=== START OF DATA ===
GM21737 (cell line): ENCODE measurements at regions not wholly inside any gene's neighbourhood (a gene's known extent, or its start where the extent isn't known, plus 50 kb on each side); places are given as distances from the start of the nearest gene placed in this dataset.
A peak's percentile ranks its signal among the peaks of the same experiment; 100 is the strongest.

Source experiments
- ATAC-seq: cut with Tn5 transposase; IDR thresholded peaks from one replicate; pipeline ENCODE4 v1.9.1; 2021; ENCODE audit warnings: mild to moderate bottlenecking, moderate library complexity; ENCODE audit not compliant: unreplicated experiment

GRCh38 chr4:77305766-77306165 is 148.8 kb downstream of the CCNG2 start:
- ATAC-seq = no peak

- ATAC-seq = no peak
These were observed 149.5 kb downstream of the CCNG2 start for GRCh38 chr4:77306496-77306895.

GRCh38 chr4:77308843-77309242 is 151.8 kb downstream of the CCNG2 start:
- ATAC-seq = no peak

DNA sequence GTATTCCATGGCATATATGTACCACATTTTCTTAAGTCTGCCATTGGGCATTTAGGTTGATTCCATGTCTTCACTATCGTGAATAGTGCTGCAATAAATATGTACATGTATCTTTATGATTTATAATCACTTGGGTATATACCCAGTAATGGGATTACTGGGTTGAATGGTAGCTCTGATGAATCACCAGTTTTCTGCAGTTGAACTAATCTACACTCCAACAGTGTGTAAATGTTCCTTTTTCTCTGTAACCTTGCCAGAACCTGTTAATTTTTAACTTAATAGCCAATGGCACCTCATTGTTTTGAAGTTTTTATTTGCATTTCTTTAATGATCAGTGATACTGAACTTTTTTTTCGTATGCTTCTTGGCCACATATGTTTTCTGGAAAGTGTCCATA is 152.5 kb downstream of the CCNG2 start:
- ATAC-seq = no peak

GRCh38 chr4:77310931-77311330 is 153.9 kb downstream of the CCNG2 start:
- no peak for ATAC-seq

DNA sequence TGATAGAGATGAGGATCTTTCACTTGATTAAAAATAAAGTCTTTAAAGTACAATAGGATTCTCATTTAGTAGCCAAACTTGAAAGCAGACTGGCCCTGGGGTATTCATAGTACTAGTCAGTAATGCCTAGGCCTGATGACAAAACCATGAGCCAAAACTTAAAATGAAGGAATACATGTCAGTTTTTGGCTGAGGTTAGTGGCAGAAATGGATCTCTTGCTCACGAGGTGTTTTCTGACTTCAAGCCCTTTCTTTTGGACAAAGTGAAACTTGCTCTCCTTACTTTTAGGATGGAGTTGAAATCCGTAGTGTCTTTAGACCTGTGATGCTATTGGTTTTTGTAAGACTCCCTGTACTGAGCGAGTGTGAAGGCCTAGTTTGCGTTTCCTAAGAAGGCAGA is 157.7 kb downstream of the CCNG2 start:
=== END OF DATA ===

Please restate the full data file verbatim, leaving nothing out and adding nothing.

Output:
GM21737 (cell line): ENCODE measurements at regions not wholly inside any gene's neighbourhood (a gene's known extent, or its start where the extent isn't known, plus 50 kb on each side); places are given as distances from the start of the nearest gene placed in this dataset.
A peak's percentile ranks its signal among the peaks of the same experiment; 100 is the strongest.

Source experiments
- ATAC-seq: cut with Tn5 transposase; IDR thresholded peaks from one replicate; pipeline ENCODE4 v1.9.1; 2021; ENCODE audit warnings: mild to moderate bottlenecking, moderate library complexity; ENCODE audit not compliant: unreplicated experiment

GRCh38 chr4:77305766-77306165 is 148.8 kb downstream of the CCNG2 start:
- ATAC-seq = no peak

- ATAC-seq = no peak
These were observed 149.5 kb downstream of the CCNG2 start for GRCh38 chr4:77306496-77306895.

GRCh38 chr4:77308843-77309242 is 151.8 kb downstream of the CCNG2 start:
- ATAC-seq = no peak

DNA sequence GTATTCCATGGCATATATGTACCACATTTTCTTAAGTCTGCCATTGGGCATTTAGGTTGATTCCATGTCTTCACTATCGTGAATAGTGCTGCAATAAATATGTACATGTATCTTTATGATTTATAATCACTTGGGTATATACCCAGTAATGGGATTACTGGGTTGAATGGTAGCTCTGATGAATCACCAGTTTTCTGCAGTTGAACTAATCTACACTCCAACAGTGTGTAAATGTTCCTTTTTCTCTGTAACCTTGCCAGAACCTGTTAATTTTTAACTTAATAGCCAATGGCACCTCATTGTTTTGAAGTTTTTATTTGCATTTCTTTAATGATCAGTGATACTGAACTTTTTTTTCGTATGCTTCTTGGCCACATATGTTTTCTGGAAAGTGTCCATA is 152.5 kb downstream of the CCNG2 start:
- ATAC-seq = no peak

GRCh38 chr4:77310931-77311330 is 153.9 kb downstream of the CCNG2 start:
- no peak for ATAC-seq

DNA sequence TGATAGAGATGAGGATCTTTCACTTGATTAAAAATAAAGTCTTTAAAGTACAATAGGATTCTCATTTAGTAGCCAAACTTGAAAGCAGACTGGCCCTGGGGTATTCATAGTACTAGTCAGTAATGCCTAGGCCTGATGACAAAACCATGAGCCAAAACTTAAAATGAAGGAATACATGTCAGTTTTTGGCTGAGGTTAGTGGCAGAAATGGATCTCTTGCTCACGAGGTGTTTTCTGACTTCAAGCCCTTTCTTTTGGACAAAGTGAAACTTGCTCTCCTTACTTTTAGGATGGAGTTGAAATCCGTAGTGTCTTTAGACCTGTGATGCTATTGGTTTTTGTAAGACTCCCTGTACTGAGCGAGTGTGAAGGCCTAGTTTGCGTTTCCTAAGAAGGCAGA is 157.7 kb downstream of the CCNG2 start: